I was invited to appear on Radio 4’s Thinking Allowed this week to discuss my new book, The Politics of Alcohol. I was impressed by Laurie Taylor’s ability to squeeze a huge range of issues into a ten-minute interview, leaving time for some well-chosen music as well as an excerpt from the Shadow Home Secretary’s speech to the Conservative Party conference last week. While the book is broadly chronological, Taylor concentrated on overarching themes such as the idea of national drinking traditions, class, gender and the cultural symbolism of drinking practices. We were also able to discuss how history could inform the heated policy debates which surround alcohol at the moment – something which illustrated one of the central claims in The Politics of Alcohol: that the ‘drink question’ is very much alive today.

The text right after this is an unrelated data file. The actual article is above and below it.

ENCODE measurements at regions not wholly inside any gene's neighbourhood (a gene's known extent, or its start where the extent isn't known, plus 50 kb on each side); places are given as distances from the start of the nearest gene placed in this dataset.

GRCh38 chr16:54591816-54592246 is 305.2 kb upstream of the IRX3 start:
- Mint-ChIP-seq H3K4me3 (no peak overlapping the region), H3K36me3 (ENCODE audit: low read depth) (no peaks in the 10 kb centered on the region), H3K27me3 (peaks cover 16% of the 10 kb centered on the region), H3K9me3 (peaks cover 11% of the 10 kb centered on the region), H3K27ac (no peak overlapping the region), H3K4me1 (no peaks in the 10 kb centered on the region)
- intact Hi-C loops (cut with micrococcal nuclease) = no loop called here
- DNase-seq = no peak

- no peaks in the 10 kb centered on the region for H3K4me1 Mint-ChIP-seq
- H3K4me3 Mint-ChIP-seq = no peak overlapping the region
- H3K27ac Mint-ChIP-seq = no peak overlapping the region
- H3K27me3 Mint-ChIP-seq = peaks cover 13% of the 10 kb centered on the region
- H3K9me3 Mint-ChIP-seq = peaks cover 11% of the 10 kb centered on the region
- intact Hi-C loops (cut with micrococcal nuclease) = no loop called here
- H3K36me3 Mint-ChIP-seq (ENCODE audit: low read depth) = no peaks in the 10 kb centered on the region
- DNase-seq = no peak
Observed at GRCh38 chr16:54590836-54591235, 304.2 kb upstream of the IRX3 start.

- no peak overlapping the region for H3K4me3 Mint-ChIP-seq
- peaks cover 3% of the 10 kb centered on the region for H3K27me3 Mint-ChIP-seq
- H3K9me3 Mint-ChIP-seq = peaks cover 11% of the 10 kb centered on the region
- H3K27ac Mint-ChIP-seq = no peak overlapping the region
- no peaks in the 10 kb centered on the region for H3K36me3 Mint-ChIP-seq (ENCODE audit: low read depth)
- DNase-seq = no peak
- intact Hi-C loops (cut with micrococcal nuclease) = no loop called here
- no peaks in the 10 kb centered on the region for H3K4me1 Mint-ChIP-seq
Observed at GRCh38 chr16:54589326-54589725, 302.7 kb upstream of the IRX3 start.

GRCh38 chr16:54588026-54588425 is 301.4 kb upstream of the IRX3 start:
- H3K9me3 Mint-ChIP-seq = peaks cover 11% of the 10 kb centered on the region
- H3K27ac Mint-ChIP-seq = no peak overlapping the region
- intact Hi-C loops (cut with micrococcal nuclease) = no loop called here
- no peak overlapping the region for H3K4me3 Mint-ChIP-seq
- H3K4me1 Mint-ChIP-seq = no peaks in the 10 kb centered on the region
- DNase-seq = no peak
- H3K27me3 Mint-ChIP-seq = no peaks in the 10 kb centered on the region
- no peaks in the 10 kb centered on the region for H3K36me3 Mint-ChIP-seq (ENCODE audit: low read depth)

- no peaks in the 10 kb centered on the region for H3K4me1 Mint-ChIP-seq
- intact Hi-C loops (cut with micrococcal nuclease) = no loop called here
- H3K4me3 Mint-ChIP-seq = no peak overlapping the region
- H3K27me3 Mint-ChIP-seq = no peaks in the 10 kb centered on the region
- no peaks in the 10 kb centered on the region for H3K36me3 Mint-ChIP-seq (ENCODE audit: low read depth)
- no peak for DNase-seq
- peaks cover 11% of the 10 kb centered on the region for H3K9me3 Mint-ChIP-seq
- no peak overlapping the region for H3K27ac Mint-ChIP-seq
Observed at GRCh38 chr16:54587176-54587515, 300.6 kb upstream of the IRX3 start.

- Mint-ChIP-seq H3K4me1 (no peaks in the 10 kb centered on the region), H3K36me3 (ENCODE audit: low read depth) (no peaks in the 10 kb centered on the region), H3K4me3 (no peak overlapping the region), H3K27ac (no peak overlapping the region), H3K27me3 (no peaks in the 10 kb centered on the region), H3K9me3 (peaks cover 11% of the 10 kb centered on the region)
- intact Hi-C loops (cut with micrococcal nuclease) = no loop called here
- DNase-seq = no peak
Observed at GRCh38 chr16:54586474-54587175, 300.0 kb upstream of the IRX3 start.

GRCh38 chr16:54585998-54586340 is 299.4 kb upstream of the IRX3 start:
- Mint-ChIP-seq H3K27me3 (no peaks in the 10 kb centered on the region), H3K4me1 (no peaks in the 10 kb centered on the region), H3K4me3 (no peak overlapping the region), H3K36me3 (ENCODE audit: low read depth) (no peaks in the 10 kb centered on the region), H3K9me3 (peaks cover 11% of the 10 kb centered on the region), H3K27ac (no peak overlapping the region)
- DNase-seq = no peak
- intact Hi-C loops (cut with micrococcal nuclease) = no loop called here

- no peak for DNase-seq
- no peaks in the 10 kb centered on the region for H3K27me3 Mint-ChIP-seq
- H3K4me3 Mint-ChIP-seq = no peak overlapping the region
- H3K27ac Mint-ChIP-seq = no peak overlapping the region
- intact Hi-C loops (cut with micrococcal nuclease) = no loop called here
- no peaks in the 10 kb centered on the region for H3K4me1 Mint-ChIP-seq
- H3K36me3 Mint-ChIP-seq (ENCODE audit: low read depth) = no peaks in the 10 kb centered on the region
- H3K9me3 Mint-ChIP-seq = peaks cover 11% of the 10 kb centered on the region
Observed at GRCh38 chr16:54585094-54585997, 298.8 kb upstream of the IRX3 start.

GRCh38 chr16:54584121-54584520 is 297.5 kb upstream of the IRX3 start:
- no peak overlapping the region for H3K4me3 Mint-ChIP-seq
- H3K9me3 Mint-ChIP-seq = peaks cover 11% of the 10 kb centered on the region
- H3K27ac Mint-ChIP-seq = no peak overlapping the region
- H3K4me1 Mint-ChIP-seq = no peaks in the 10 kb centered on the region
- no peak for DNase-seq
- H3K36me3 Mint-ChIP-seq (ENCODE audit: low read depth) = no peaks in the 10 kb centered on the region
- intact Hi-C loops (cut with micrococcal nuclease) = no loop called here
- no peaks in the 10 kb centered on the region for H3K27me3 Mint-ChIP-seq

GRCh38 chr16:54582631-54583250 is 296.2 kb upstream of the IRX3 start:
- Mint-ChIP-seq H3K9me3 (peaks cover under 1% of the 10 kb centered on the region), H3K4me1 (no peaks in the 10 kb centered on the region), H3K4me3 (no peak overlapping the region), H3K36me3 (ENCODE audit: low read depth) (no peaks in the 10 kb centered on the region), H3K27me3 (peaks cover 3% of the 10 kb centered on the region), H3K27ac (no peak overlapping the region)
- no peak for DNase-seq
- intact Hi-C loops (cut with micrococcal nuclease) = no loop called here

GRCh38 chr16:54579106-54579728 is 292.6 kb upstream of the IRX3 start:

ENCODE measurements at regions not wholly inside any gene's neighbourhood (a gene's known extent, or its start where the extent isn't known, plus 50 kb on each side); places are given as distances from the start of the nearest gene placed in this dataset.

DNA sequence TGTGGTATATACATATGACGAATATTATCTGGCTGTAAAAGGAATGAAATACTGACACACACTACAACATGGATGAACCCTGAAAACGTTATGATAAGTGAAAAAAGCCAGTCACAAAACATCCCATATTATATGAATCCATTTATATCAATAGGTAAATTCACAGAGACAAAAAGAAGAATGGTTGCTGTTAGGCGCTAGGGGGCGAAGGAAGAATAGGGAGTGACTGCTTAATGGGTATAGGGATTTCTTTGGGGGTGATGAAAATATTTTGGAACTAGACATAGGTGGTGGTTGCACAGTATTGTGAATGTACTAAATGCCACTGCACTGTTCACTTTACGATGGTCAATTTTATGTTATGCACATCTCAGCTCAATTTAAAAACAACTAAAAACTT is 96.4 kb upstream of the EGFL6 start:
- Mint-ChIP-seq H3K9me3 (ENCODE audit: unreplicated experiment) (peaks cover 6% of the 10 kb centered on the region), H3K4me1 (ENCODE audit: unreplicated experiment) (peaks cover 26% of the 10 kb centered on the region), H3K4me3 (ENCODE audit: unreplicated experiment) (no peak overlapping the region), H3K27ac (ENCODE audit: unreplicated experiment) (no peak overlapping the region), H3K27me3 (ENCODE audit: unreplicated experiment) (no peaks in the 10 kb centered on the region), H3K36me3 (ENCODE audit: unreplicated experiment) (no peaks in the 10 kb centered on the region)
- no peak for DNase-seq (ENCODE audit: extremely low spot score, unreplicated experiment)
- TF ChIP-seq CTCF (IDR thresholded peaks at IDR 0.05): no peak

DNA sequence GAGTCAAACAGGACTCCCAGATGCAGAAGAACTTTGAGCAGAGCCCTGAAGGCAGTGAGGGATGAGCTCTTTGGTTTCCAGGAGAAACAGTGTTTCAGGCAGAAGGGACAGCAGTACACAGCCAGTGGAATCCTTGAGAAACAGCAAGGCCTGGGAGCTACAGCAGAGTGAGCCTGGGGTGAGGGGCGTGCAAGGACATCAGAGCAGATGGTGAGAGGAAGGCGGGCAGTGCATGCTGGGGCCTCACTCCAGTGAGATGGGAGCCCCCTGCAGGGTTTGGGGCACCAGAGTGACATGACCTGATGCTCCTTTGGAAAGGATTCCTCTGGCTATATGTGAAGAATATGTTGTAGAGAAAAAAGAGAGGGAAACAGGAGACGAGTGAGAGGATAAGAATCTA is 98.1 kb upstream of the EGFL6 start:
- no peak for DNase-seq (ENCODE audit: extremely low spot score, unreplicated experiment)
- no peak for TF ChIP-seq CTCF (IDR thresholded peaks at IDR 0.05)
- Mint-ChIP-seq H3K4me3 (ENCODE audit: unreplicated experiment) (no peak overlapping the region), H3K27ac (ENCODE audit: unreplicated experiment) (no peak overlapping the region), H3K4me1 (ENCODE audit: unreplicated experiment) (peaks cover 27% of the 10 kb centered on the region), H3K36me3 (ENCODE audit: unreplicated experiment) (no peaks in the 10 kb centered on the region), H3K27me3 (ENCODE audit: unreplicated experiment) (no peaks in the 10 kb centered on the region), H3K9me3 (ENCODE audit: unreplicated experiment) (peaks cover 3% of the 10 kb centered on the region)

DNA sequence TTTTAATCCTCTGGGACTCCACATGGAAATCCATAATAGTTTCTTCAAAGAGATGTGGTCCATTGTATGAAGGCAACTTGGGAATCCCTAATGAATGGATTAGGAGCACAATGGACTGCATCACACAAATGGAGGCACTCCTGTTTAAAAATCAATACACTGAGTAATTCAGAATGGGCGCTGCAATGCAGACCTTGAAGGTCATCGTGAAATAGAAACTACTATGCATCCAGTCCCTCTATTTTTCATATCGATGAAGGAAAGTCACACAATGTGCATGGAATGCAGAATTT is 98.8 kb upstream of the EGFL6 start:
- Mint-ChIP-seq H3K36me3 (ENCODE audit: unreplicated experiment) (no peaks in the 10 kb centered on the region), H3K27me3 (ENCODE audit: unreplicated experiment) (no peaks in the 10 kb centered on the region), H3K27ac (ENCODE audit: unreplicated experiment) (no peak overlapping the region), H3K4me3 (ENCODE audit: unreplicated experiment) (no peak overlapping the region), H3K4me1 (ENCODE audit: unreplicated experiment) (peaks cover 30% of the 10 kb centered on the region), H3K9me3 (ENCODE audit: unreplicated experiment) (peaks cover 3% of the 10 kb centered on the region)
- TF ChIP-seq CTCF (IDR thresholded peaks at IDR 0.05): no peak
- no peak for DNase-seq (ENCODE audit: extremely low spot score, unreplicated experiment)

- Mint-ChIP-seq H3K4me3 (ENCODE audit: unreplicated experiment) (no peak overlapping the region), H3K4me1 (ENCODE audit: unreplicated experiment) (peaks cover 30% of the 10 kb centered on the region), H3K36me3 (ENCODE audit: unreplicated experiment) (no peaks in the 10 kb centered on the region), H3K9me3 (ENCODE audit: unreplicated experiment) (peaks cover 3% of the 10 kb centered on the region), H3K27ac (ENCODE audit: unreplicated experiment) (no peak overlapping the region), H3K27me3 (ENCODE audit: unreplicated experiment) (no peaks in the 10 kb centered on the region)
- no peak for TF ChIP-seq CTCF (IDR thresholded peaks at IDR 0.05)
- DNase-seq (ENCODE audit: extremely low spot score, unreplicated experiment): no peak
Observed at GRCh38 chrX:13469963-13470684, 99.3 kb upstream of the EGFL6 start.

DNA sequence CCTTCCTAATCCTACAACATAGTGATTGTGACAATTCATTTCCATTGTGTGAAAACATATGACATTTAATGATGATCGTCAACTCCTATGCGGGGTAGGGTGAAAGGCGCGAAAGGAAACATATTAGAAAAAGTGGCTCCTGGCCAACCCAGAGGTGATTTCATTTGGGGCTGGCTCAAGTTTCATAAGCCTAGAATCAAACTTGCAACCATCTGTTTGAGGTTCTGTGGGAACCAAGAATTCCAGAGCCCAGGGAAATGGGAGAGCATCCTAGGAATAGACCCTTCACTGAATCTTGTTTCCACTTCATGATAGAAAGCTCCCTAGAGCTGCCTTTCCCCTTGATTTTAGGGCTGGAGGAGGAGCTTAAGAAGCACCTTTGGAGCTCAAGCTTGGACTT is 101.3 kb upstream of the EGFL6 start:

My book argues that debates about alcohol policy and culture not only evade simple resolution but persist in exposing gaps in otherwise coherent ideological claims about individual freedom, social responsibility and the regulation of markets. Although it was a brief discussion, I think we managed to get a sense of that idea across.
Listen to the interview on BBC iplayer (choose the programme dated 14/10/09)